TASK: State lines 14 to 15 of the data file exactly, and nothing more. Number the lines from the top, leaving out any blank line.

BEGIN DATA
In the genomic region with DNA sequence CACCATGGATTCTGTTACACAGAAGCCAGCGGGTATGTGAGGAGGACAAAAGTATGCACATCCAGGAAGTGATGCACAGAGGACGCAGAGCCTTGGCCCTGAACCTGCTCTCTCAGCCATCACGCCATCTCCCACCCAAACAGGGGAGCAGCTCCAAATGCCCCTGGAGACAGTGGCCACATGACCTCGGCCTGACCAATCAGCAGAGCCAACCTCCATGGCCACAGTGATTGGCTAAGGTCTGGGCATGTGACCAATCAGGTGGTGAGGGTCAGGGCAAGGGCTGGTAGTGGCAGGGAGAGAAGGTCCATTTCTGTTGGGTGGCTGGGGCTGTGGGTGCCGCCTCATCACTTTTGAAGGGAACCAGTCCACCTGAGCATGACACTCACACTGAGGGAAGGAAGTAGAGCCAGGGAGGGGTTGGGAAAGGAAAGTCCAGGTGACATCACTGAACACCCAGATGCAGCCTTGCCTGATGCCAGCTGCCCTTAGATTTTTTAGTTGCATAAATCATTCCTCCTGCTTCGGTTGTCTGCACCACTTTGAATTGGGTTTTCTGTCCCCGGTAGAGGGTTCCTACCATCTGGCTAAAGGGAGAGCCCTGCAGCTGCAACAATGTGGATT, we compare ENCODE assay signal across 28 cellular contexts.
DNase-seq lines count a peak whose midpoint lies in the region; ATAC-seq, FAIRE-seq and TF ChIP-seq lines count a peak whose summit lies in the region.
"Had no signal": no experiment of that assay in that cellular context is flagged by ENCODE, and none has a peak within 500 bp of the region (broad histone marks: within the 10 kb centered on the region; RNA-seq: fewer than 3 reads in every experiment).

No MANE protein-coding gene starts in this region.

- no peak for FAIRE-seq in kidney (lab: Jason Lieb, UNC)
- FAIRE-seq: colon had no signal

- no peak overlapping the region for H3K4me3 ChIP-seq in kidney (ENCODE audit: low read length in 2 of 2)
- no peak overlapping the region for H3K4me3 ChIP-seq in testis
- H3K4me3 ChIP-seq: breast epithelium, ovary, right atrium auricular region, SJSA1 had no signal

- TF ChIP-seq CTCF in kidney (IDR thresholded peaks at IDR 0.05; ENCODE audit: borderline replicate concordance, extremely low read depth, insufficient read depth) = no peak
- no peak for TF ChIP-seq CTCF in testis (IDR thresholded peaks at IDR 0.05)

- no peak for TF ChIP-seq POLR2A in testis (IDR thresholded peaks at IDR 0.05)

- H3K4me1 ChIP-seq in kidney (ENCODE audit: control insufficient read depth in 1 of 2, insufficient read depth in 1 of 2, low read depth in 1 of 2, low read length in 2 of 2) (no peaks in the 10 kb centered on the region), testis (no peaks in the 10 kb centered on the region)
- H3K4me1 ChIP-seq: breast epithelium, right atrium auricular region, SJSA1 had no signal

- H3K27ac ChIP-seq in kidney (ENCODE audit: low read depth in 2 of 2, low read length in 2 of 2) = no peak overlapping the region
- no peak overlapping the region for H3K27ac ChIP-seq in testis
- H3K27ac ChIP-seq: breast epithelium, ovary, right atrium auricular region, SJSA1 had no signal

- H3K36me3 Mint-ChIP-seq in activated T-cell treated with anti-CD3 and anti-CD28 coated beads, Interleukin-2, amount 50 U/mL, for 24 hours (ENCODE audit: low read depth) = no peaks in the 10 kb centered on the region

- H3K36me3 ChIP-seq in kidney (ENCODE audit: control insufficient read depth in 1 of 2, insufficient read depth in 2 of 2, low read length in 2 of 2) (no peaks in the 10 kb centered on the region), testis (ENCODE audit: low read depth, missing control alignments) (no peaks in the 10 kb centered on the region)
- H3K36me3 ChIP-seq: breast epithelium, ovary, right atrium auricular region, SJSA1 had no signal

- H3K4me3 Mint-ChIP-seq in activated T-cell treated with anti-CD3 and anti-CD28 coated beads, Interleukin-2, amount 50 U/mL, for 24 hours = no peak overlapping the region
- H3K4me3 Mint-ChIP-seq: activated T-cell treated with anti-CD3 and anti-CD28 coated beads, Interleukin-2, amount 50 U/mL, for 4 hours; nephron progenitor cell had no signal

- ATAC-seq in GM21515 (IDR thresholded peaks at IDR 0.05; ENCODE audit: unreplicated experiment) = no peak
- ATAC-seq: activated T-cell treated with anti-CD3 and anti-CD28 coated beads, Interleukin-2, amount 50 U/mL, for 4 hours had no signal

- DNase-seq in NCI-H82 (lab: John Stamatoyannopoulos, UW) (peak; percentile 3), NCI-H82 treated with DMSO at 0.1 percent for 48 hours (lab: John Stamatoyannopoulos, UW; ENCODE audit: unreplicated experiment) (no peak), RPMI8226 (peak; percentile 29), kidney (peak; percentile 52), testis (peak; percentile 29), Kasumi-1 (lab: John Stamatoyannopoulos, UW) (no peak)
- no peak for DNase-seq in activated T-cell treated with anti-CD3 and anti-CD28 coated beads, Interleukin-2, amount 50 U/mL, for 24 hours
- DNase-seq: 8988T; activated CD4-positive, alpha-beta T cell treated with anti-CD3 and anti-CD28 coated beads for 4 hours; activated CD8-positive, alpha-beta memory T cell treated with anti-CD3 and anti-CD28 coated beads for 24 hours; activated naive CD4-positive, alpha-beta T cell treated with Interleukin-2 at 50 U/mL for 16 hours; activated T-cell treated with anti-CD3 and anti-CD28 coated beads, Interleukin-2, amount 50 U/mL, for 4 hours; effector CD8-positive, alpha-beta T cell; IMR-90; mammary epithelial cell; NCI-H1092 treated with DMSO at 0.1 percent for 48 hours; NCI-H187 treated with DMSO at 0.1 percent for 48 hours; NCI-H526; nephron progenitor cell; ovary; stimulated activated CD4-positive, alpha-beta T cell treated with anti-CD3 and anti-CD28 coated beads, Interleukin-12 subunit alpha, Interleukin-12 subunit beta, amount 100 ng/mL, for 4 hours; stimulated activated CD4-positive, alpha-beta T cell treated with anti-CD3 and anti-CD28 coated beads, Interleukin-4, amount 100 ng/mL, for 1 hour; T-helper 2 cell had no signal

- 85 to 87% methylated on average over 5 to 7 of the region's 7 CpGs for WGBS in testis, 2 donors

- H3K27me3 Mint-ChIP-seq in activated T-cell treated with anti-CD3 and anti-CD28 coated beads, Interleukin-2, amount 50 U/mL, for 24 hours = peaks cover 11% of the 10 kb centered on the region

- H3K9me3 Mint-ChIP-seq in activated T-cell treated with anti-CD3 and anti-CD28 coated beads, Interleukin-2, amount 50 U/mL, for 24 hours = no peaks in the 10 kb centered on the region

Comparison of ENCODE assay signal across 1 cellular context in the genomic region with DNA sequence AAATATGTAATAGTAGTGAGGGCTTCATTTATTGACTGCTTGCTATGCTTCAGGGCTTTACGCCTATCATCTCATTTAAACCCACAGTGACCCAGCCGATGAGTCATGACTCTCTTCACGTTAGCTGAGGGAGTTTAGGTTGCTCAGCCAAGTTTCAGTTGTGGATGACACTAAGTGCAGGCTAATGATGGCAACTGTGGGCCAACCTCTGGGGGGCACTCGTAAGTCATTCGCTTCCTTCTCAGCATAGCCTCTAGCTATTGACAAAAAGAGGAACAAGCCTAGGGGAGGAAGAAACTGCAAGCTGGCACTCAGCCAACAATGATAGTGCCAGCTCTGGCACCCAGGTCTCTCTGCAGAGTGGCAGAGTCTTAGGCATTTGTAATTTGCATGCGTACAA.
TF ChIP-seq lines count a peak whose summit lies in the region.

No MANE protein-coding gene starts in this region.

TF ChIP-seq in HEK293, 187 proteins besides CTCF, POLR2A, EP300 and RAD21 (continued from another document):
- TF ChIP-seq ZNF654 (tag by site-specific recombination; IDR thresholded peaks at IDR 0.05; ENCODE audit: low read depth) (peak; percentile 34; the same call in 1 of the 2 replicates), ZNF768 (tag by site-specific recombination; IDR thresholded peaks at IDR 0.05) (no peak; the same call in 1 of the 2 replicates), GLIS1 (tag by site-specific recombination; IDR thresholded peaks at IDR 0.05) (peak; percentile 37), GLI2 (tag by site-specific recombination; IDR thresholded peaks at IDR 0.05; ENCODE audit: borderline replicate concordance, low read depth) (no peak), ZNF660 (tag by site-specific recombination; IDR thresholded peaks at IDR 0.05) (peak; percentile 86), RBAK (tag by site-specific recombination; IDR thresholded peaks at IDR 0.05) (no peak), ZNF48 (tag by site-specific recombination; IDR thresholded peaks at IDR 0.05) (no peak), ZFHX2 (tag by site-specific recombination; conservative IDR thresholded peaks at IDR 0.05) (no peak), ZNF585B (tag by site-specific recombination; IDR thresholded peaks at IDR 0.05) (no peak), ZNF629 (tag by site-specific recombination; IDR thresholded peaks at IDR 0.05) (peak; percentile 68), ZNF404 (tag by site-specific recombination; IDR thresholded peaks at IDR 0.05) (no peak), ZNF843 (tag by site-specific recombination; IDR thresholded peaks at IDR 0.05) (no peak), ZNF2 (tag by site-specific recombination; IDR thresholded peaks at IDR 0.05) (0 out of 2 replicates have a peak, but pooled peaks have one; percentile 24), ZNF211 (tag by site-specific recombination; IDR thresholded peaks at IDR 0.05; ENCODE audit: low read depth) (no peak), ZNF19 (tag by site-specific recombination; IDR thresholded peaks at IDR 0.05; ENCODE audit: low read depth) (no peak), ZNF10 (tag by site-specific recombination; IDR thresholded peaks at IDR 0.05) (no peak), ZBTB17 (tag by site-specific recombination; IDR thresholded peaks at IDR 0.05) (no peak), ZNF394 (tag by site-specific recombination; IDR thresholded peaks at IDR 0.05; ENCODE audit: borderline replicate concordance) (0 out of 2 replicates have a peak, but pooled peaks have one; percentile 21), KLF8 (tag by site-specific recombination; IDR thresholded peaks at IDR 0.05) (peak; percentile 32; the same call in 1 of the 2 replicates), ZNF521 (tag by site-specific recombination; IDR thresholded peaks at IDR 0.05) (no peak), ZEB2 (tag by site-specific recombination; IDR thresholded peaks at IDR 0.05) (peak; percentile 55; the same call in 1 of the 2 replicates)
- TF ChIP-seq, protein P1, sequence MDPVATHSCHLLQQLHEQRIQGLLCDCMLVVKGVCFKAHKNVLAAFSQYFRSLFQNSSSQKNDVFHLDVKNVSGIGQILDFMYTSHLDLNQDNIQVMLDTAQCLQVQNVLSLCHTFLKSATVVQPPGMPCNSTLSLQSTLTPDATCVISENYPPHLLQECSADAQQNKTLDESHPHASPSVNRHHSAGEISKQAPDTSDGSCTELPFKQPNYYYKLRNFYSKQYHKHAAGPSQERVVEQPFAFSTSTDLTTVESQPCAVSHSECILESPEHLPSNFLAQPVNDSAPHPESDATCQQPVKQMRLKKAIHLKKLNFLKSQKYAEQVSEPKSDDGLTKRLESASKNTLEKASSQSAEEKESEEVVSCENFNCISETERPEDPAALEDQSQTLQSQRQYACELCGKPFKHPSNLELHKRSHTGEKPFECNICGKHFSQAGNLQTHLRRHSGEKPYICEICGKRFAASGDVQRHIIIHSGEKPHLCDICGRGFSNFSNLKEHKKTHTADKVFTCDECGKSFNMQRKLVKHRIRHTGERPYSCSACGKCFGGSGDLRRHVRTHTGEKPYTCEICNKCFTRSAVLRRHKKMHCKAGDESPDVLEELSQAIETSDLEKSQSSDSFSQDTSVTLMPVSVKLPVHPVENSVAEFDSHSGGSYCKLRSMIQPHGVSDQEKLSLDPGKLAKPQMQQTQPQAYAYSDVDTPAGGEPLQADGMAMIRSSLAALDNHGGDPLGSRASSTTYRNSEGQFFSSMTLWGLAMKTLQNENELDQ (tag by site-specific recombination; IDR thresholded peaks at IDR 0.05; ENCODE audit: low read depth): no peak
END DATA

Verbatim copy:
- H3K4me1 ChIP-seq: breast epithelium, right atrium auricular region, SJSA1 had no signal

- H3K27ac ChIP-seq in kidney (ENCODE audit: low read depth in 2 of 2, low read length in 2 of 2) = no peak overlapping the region